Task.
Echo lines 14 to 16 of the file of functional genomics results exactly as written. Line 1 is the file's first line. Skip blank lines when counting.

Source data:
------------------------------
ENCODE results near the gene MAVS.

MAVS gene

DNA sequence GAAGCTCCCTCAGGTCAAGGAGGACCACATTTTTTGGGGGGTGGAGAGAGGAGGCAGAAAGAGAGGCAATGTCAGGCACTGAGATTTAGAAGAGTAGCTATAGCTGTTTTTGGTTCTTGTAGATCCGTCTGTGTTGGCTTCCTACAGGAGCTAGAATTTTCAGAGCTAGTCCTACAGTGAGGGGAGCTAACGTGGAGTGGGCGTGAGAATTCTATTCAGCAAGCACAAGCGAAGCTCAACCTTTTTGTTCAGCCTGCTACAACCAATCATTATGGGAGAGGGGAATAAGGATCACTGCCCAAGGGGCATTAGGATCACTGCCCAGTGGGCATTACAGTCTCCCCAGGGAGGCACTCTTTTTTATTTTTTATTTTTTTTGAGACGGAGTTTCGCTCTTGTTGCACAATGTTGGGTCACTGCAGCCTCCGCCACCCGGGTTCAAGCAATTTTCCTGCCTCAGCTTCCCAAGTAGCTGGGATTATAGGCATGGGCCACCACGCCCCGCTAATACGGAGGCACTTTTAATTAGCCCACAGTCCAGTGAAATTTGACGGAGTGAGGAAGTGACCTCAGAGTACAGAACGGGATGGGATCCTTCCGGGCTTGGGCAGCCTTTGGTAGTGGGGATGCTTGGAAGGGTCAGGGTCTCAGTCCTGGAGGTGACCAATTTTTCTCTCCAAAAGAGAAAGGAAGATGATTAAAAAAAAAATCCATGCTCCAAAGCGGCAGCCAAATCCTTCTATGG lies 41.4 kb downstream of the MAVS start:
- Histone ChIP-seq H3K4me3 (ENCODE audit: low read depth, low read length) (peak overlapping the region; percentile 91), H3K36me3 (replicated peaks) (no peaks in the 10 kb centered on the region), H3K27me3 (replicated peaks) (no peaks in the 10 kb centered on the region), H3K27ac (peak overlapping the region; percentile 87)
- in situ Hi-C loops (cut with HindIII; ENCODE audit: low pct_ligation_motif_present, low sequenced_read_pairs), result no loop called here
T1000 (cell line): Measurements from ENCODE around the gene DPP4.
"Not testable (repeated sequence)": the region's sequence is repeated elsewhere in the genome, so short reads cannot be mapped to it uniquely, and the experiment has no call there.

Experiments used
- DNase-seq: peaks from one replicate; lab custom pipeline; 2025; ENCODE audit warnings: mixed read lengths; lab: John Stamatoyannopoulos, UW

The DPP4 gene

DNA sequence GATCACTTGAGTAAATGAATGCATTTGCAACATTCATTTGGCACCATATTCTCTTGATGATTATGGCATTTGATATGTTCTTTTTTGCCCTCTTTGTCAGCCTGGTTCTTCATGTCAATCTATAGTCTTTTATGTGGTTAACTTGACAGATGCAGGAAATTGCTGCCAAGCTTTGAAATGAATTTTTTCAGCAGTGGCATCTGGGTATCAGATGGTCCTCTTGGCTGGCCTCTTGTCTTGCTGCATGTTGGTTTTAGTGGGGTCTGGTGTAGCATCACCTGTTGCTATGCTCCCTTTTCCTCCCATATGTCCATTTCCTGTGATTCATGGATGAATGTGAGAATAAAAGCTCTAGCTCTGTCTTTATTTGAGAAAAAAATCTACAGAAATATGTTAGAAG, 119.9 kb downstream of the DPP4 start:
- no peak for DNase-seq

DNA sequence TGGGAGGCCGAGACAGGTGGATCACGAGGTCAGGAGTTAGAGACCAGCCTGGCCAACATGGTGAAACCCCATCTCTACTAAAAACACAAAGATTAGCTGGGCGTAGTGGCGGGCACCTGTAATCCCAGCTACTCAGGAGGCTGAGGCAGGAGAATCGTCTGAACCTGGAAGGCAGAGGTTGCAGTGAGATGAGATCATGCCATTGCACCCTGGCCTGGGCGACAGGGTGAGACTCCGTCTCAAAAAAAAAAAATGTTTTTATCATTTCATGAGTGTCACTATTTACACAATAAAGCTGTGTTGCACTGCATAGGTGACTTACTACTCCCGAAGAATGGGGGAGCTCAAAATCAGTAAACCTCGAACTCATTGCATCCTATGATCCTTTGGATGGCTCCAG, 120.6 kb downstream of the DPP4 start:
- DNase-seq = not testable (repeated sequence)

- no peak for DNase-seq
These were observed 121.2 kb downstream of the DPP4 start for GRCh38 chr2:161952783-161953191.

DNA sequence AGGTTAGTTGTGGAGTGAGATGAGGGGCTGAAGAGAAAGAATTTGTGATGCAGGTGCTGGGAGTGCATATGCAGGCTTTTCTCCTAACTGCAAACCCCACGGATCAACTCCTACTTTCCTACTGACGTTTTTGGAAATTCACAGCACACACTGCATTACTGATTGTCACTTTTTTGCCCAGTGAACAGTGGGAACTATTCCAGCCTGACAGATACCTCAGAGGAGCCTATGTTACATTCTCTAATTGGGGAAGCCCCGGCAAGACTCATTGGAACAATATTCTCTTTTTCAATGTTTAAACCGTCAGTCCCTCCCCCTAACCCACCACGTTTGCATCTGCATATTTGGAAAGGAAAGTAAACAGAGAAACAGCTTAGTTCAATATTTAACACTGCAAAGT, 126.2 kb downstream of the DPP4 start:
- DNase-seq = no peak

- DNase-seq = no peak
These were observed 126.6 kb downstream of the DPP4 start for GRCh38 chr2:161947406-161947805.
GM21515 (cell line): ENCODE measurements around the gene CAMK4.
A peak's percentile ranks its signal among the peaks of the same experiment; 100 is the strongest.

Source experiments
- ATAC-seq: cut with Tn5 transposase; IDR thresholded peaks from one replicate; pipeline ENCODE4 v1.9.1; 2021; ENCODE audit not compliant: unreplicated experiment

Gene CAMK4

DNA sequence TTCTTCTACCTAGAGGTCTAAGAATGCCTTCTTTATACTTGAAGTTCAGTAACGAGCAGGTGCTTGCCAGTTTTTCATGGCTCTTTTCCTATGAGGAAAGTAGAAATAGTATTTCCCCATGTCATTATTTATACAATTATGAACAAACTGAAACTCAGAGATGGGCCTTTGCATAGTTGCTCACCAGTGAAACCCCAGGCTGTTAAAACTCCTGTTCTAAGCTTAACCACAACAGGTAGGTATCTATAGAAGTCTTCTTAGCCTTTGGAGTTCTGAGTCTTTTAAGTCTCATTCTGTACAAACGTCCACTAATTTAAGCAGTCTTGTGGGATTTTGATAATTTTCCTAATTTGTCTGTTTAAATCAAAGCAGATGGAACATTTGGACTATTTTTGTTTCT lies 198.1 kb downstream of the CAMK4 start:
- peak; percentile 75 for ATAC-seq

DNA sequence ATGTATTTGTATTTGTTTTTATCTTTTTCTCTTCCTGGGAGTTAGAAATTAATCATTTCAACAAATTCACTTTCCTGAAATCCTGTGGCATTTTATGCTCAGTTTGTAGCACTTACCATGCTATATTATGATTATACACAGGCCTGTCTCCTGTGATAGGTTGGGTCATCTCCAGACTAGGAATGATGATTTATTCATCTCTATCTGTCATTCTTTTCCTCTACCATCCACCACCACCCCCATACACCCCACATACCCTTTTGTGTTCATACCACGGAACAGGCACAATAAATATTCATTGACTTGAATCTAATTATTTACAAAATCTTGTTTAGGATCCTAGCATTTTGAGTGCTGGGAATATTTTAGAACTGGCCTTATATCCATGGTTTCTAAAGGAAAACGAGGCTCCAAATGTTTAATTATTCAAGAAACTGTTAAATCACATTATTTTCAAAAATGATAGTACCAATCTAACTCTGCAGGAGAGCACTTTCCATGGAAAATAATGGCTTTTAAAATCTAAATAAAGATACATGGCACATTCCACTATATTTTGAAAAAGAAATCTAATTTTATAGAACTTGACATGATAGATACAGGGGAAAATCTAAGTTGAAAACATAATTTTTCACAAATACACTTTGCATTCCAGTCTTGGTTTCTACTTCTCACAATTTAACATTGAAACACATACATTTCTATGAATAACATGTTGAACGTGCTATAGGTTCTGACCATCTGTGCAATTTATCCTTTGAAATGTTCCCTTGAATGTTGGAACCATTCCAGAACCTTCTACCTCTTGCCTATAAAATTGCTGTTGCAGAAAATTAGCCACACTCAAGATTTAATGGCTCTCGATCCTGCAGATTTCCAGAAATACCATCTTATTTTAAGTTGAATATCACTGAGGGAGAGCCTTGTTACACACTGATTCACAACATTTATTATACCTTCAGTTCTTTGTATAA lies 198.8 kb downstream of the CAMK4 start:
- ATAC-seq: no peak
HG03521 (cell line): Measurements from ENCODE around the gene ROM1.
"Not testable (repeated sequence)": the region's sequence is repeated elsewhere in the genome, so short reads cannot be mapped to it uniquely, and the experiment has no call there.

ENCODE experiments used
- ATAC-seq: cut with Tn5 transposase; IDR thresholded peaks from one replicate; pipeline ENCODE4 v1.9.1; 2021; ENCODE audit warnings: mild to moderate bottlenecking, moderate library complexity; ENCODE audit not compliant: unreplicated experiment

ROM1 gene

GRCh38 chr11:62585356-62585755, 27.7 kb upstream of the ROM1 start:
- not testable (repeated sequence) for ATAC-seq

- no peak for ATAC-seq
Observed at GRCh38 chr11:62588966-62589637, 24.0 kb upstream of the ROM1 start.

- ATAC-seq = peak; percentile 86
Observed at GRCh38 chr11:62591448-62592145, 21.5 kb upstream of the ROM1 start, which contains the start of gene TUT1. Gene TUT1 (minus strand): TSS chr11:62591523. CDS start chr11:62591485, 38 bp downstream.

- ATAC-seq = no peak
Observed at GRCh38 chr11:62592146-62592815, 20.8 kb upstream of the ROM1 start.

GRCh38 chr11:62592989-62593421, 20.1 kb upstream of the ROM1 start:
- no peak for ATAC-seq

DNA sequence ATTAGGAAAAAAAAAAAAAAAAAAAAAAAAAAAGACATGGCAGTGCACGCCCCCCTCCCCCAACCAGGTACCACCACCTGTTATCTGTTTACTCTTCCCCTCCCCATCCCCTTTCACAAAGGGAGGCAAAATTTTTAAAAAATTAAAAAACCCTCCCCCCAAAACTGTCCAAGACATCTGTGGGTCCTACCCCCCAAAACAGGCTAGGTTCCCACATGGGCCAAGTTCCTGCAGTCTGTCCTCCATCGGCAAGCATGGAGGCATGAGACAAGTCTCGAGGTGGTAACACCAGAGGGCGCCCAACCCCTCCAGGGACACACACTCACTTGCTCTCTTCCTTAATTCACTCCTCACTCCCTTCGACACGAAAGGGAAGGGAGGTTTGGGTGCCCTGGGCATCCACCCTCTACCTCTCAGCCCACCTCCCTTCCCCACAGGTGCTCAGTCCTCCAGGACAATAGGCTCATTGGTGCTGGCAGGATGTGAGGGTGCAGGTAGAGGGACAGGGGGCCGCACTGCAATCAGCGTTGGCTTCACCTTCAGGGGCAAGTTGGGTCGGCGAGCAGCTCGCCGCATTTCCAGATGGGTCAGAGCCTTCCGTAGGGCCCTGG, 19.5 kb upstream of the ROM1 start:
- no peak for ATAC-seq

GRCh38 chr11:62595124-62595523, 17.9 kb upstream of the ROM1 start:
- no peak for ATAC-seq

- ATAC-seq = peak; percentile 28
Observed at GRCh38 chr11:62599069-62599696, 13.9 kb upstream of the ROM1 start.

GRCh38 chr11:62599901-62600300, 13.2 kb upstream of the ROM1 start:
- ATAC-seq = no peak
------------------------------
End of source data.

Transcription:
- DNase-seq = not testable (repeated sequence)

- no peak for DNase-seq
These were observed 121.2 kb downstream of the DPP4 start for GRCh38 chr2:161952783-161953191.